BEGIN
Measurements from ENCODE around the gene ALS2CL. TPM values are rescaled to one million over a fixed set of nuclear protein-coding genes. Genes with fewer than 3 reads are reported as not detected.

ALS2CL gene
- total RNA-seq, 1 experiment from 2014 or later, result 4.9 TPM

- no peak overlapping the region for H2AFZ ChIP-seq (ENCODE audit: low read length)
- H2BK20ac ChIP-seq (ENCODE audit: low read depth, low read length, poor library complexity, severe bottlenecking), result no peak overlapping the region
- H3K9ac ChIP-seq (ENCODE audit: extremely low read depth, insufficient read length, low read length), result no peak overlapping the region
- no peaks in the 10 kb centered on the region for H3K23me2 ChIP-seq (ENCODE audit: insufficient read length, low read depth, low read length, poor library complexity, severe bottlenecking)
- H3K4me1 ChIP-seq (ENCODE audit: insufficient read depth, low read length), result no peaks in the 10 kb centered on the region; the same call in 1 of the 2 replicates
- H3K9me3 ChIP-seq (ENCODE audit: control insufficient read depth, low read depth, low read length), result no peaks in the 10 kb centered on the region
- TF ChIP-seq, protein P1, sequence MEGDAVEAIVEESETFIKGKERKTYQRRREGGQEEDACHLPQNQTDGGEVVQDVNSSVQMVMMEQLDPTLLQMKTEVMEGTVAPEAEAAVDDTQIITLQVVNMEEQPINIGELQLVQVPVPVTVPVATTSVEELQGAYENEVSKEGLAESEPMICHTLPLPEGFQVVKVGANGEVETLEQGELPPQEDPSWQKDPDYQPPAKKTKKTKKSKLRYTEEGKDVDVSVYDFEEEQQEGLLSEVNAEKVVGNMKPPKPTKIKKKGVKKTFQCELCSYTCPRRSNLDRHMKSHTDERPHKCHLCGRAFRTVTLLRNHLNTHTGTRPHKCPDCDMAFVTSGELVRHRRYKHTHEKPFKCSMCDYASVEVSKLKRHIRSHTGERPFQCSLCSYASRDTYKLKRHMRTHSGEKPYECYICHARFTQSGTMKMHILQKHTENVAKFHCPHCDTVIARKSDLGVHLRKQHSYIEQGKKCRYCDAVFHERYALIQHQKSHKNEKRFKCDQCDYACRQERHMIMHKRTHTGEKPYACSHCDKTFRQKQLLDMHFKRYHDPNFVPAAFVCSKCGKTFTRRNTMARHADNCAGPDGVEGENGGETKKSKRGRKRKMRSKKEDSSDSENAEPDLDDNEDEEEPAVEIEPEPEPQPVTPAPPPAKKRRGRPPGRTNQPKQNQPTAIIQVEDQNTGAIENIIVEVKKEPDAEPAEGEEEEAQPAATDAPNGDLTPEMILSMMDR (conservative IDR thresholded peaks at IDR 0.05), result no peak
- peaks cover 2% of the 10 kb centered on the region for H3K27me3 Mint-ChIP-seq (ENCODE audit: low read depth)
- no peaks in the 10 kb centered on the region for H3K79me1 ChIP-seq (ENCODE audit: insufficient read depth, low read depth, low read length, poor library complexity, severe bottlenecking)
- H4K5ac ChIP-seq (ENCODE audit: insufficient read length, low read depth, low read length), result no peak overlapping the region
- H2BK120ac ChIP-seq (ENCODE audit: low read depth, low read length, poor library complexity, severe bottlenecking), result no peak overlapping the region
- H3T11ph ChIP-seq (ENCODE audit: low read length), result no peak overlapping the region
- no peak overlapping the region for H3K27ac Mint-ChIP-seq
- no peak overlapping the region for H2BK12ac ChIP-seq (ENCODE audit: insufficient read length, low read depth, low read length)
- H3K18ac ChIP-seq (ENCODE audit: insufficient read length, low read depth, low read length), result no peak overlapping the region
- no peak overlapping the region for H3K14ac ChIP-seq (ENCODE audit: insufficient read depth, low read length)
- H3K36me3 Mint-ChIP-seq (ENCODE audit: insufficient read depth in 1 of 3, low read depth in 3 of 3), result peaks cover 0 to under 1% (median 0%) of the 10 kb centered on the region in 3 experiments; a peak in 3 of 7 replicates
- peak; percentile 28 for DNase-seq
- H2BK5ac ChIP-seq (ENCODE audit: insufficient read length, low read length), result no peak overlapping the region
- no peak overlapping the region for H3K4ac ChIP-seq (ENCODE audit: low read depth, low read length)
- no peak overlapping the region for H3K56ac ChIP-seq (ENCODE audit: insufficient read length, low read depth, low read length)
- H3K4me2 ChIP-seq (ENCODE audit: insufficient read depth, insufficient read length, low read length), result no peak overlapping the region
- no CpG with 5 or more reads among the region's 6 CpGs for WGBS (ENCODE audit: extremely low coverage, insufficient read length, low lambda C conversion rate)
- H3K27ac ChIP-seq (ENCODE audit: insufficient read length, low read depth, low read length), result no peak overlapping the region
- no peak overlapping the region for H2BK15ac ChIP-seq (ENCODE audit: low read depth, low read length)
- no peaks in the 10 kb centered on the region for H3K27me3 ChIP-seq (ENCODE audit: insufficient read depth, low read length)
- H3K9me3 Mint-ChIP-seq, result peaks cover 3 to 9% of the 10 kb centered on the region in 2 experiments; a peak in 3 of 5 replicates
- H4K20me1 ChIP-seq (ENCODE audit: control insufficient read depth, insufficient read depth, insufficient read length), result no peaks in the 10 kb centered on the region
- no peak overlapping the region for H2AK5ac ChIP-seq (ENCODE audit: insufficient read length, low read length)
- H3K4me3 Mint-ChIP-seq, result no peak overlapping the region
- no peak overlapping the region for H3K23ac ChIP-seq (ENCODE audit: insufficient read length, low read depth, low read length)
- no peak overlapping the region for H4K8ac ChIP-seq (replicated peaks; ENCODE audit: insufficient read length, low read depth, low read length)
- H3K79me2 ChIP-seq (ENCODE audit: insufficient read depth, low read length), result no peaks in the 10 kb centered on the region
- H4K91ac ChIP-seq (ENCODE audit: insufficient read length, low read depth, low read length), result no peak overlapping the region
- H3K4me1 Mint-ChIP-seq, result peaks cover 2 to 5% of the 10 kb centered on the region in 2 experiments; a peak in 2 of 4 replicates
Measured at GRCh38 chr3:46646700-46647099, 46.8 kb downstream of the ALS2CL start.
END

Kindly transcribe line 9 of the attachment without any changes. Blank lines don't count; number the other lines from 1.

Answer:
- H3K9me3 ChIP-seq (ENCODE audit: control insufficient read depth, low read depth, low read length), result no peaks in the 10 kb centered on the region